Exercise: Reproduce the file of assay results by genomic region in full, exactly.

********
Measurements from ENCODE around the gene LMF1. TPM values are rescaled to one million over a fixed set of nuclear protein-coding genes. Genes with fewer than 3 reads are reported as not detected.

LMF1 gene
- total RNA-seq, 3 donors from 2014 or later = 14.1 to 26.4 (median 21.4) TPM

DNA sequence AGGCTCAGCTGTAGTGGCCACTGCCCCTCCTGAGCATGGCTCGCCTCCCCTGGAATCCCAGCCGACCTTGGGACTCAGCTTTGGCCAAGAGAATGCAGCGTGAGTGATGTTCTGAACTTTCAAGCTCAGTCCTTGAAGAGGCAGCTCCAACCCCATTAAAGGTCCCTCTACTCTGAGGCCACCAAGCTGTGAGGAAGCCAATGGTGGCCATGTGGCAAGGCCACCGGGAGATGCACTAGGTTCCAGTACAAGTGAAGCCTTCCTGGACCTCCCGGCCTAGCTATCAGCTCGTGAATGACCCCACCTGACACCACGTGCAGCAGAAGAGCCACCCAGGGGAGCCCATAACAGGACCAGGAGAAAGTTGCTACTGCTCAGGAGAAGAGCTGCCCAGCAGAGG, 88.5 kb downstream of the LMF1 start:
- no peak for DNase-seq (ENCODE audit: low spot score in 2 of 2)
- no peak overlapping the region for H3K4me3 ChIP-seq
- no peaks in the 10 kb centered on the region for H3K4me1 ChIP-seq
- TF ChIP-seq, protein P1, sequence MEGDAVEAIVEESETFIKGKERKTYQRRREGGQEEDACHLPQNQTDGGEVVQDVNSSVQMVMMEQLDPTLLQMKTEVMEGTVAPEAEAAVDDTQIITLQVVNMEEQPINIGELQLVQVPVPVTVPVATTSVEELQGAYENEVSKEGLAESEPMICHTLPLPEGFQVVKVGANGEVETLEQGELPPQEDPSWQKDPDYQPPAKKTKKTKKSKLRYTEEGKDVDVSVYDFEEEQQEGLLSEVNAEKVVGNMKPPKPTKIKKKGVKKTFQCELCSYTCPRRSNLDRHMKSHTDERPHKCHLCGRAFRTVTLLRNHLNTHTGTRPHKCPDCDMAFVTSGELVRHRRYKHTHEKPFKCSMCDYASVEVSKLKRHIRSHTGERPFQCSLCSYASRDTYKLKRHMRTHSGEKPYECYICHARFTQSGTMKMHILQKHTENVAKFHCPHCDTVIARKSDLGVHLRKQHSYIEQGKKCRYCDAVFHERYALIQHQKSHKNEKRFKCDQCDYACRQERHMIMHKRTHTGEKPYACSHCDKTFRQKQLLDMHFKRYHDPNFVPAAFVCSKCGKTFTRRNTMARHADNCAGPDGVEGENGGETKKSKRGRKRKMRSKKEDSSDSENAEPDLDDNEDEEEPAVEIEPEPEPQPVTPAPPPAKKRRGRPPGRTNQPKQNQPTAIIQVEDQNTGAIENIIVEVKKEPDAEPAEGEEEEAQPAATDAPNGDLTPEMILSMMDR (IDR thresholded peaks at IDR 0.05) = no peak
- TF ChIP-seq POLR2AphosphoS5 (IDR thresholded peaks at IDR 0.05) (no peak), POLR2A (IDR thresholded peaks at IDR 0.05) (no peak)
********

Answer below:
Measurements from ENCODE around the gene LMF1. TPM values are rescaled to one million over a fixed set of nuclear protein-coding genes. Genes with fewer than 3 reads are reported as not detected.

LMF1 gene
- total RNA-seq, 3 donors from 2014 or later = 14.1 to 26.4 (median 21.4) TPM

DNA sequence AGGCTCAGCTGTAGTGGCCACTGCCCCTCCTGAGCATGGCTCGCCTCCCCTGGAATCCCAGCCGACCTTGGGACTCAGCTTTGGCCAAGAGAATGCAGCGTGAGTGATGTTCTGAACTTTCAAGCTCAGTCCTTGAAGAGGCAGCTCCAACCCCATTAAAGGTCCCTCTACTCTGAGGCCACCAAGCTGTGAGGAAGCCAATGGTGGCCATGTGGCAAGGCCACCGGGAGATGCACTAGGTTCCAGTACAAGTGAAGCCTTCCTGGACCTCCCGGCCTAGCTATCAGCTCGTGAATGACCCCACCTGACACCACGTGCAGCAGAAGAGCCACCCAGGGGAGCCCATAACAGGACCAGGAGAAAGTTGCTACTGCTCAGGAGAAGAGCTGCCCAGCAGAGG, 88.5 kb downstream of the LMF1 start:
- no peak for DNase-seq (ENCODE audit: low spot score in 2 of 2)
- no peak overlapping the region for H3K4me3 ChIP-seq
- no peaks in the 10 kb centered on the region for H3K4me1 ChIP-seq
- TF ChIP-seq, protein P1, sequence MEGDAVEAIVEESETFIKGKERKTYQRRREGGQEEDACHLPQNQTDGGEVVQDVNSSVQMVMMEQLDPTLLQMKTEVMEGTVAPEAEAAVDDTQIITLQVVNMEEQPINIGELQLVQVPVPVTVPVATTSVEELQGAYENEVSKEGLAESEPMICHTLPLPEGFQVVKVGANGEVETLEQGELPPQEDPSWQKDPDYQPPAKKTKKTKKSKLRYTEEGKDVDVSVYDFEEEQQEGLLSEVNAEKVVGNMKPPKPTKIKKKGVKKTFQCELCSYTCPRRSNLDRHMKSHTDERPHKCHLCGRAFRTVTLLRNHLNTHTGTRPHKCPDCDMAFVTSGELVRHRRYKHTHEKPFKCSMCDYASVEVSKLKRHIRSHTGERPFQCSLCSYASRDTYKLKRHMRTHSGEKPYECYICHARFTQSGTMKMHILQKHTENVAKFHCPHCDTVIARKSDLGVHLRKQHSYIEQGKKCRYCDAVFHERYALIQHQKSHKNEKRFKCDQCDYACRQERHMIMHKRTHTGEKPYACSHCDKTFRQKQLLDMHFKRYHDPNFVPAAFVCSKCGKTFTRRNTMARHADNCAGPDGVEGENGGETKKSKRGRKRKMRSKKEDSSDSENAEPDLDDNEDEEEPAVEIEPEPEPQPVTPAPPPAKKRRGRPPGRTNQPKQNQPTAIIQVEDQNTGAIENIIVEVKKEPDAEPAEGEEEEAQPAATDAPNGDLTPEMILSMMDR (IDR thresholded peaks at IDR 0.05) = no peak
- TF ChIP-seq POLR2AphosphoS5 (IDR thresholded peaks at IDR 0.05) (no peak), POLR2A (IDR thresholded peaks at IDR 0.05) (no peak)